Neotropical mice and ratsScott J. Steppan
This tree diagram shows the relationships between several groups of organisms.
The root of the current tree connects the organisms featured in this tree to their containing group and the rest of the Tree of Life. The basal branching point in the tree represents the ancestor of the other groups in the tree. This ancestor diversified over time into several descendent subgroups, which are represented as internal nodes and terminal taxa to the right.
You can click on the root to travel down the Tree of Life all the way to the root of all Life, and you can click on the names of descendent subgroups to travel up the Tree of Life all the way to individual species.close box
Tree adapted primarily from Dickerman (1992) and Steppan (1995).
The sigmodontines comprise one of the greatest recent radiations of mammals. There are currently more than 300 species occupying a wide variety of niches: from hopping mice to semi-aquatic swimmers that hunt fish and crustaceans. Other habitats and behaviors include arboreal and burrowing species, grass eating specialists, insectivores, and omnivores. They can be found from sea level to over 5000 meters (16,400 ft.) high in the Andes. Estimates for the age of this group range from 4.5 to 15 million years. There is a strong consensus that the lineage originated in North America, but there is controversy over whether their greatest diversification occurred in North or South America. If the former, then a remarkable pattern of numerous invasions must have taken place. If the later, then they might constitute a large scale adaptive radiation. In either case, they figure prominantly in the Great American Faunal Interchange. The centers of diversity are now in South America, but many species can be found in Central America and two or three species occur as far north as southern USA. Some of the more commonly known species include the cotton rats (Sigmodon), rice rats (Oryzomys), marsh rats (Holochilus), South American field mice (Akodon), leaf-eared mice (Phyllotis), and vesper mice (Calomys). Although the majority of species avoid human contact, a few species have become agricultural pests. Others are vector for human diseases, such as Argentine hemoragic fever, which is carried in some Calomys. Because of their abundance in the wild and museum collections, sigmodontines have have figured prominantly in ecological and multivariate evolutionary studies.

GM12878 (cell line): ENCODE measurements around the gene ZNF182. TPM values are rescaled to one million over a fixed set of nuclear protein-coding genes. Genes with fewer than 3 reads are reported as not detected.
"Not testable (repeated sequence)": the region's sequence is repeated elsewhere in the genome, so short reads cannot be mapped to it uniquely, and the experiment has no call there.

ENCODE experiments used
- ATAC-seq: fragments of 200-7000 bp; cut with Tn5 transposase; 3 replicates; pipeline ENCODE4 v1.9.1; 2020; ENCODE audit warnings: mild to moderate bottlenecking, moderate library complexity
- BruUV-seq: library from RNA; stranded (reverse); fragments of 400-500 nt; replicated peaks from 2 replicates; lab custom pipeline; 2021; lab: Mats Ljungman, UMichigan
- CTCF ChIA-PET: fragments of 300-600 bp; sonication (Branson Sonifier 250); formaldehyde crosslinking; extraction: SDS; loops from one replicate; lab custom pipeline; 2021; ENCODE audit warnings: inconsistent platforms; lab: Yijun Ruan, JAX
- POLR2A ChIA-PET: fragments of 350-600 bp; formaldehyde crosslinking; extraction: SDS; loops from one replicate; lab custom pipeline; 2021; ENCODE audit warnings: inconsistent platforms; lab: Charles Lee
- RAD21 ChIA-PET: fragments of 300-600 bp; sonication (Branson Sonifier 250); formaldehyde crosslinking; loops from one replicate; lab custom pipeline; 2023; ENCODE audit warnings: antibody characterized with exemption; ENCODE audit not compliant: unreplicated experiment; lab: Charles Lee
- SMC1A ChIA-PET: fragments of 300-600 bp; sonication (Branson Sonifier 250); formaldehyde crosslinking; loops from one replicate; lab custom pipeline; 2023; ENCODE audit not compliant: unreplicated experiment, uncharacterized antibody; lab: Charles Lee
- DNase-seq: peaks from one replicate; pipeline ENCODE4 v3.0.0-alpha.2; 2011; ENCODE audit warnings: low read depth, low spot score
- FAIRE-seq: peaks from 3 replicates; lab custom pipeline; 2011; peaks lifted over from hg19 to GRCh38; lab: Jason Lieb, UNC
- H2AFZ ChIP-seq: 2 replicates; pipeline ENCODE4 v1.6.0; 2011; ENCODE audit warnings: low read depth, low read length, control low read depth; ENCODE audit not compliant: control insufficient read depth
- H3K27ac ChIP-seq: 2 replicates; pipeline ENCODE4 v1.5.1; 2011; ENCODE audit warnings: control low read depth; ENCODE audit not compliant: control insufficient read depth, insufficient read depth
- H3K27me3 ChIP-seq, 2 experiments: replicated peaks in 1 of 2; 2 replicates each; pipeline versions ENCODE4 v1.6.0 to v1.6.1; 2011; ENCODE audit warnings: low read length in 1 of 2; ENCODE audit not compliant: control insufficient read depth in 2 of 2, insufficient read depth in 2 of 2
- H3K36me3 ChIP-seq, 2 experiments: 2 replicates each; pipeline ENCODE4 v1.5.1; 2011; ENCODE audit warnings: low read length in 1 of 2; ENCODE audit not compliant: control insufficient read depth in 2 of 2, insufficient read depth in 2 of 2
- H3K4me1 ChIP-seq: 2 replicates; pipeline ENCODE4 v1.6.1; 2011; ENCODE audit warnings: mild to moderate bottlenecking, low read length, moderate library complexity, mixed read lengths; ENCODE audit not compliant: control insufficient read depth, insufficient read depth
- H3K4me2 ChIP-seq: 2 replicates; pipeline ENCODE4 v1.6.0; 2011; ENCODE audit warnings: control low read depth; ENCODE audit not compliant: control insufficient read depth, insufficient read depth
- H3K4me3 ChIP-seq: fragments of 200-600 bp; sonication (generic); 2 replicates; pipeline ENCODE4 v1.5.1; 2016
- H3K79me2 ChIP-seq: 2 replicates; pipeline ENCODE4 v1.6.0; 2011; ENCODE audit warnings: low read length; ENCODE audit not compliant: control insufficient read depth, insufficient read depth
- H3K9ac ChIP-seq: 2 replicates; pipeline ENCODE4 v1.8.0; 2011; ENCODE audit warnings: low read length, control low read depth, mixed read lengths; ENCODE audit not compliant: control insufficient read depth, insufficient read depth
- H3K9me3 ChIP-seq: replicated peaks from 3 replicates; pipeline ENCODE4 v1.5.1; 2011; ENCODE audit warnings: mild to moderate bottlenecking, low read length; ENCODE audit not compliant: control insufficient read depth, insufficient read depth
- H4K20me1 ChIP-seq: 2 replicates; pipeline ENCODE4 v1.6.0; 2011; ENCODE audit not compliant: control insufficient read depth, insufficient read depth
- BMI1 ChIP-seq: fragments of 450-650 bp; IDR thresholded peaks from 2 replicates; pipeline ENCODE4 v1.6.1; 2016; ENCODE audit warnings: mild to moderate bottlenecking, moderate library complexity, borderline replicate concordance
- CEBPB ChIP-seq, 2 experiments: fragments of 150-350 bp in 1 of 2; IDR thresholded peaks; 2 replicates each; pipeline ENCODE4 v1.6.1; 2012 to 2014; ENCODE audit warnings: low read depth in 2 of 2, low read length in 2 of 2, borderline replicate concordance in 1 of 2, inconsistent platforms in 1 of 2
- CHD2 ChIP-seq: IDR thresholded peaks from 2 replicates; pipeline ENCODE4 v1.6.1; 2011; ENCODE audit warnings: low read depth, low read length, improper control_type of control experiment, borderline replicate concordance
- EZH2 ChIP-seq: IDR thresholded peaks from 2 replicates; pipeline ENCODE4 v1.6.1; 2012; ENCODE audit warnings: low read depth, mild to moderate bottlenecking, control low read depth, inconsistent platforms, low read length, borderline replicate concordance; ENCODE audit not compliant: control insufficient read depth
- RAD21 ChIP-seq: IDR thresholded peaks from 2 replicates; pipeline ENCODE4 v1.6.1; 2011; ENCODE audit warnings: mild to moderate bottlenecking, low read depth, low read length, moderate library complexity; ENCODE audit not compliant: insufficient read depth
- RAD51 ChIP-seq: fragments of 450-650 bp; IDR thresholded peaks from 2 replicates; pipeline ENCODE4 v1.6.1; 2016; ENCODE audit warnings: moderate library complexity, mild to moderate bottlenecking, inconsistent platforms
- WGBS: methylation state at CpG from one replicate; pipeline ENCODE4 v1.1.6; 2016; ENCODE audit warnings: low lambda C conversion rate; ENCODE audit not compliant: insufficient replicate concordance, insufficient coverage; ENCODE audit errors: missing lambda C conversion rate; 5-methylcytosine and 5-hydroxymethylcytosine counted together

Sigmodontines are stereotypic mice and rats, but as might be expected in such a large group, there are many variations on the theme. Like all murids, the dental formula is 1/1 0/0 0/0 3/3 (one pair of incisors and three pairs of molars, both upper and lower). The skeleton is relatively generalized. Sigmodontines all possess complex penises, with a few well defined exceptions. A complex penis has two lateral horns on the cartilagenous distal baculum, making it appear trident shaped (Fig. 3). The predominantly North American Neotominae (often subsumed within Sigmodontinae) lack these lateral horns and are characterzied as simple-penised forms. Although still subject to debate, most systematists assume that the complex penis is ancestral. Few other characters define this diverse array of species, and there are few diagnostic dental features that can be used to definitively assign fossils, which are frequently only represented by teeth or lower jaws. Possible synapomorphies for the subfamily from Steppan (1995) are: a complex penis, the entoglossal process of the hyoid is absent, a dual articulation of the first rib with the seventh cervical and first thoracic vertebrae, the fifth metatarsal does not extend posterior to the cuboid/calcaneum articulation, the entepicondylar foramen of the humerus is absent while the supertrochlear foramen is present, and a gap is present between the trochlear process and articular facet of the calcanuem.